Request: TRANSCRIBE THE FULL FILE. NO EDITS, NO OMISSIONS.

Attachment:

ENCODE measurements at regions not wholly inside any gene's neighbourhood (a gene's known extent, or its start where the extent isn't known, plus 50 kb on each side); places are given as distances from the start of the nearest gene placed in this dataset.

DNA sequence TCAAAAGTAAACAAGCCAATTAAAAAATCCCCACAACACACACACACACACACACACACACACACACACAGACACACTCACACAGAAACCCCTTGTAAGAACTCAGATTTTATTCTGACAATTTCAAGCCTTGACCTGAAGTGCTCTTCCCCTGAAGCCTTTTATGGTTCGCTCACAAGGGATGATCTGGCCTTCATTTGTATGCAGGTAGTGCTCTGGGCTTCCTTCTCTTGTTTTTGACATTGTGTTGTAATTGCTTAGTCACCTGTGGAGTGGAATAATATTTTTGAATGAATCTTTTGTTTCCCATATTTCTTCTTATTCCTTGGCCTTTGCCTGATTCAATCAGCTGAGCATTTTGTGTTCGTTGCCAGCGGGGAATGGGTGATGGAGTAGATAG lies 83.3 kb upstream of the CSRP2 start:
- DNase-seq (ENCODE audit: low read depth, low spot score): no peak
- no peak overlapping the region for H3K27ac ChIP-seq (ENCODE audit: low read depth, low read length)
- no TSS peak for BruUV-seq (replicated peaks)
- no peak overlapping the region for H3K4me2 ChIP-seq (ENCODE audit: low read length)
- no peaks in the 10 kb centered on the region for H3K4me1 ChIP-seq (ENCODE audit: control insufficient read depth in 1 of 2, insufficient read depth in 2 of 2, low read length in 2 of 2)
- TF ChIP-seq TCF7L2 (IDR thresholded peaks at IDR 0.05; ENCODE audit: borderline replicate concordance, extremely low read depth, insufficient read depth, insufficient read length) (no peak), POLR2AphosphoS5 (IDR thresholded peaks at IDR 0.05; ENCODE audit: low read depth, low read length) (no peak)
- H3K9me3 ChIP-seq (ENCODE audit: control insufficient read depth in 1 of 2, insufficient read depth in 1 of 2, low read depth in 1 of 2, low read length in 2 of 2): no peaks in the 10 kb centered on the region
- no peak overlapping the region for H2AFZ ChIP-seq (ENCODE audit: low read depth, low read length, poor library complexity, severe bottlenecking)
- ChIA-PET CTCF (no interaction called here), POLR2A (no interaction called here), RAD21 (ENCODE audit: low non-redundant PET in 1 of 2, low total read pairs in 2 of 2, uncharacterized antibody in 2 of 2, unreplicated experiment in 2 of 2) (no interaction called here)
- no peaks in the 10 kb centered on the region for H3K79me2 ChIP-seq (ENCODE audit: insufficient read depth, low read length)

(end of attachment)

ENCODE measurements at regions not wholly inside any gene's neighbourhood (a gene's known extent, or its start where the extent isn't known, plus 50 kb on each side); places are given as distances from the start of the nearest gene placed in this dataset.

DNA sequence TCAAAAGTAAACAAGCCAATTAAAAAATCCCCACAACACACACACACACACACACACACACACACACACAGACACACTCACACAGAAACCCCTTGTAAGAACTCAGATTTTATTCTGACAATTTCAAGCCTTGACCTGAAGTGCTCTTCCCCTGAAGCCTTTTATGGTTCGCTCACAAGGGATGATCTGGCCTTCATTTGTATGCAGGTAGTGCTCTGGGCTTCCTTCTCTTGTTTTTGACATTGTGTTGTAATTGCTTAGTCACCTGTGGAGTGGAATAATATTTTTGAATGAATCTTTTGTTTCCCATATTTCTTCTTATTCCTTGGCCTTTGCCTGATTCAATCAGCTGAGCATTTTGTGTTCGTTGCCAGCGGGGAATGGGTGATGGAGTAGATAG lies 83.3 kb upstream of the CSRP2 start:
- DNase-seq (ENCODE audit: low read depth, low spot score): no peak
- no peak overlapping the region for H3K27ac ChIP-seq (ENCODE audit: low read depth, low read length)
- no TSS peak for BruUV-seq (replicated peaks)
- no peak overlapping the region for H3K4me2 ChIP-seq (ENCODE audit: low read length)
- no peaks in the 10 kb centered on the region for H3K4me1 ChIP-seq (ENCODE audit: control insufficient read depth in 1 of 2, insufficient read depth in 2 of 2, low read length in 2 of 2)
- TF ChIP-seq TCF7L2 (IDR thresholded peaks at IDR 0.05; ENCODE audit: borderline replicate concordance, extremely low read depth, insufficient read depth, insufficient read length) (no peak), POLR2AphosphoS5 (IDR thresholded peaks at IDR 0.05; ENCODE audit: low read depth, low read length) (no peak)
- H3K9me3 ChIP-seq (ENCODE audit: control insufficient read depth in 1 of 2, insufficient read depth in 1 of 2, low read depth in 1 of 2, low read length in 2 of 2): no peaks in the 10 kb centered on the region
- no peak overlapping the region for H2AFZ ChIP-seq (ENCODE audit: low read depth, low read length, poor library complexity, severe bottlenecking)
- ChIA-PET CTCF (no interaction called here), POLR2A (no interaction called here), RAD21 (ENCODE audit: low non-redundant PET in 1 of 2, low total read pairs in 2 of 2, uncharacterized antibody in 2 of 2, unreplicated experiment in 2 of 2) (no interaction called here)
- no peaks in the 10 kb centered on the region for H3K79me2 ChIP-seq (ENCODE audit: insufficient read depth, low read length)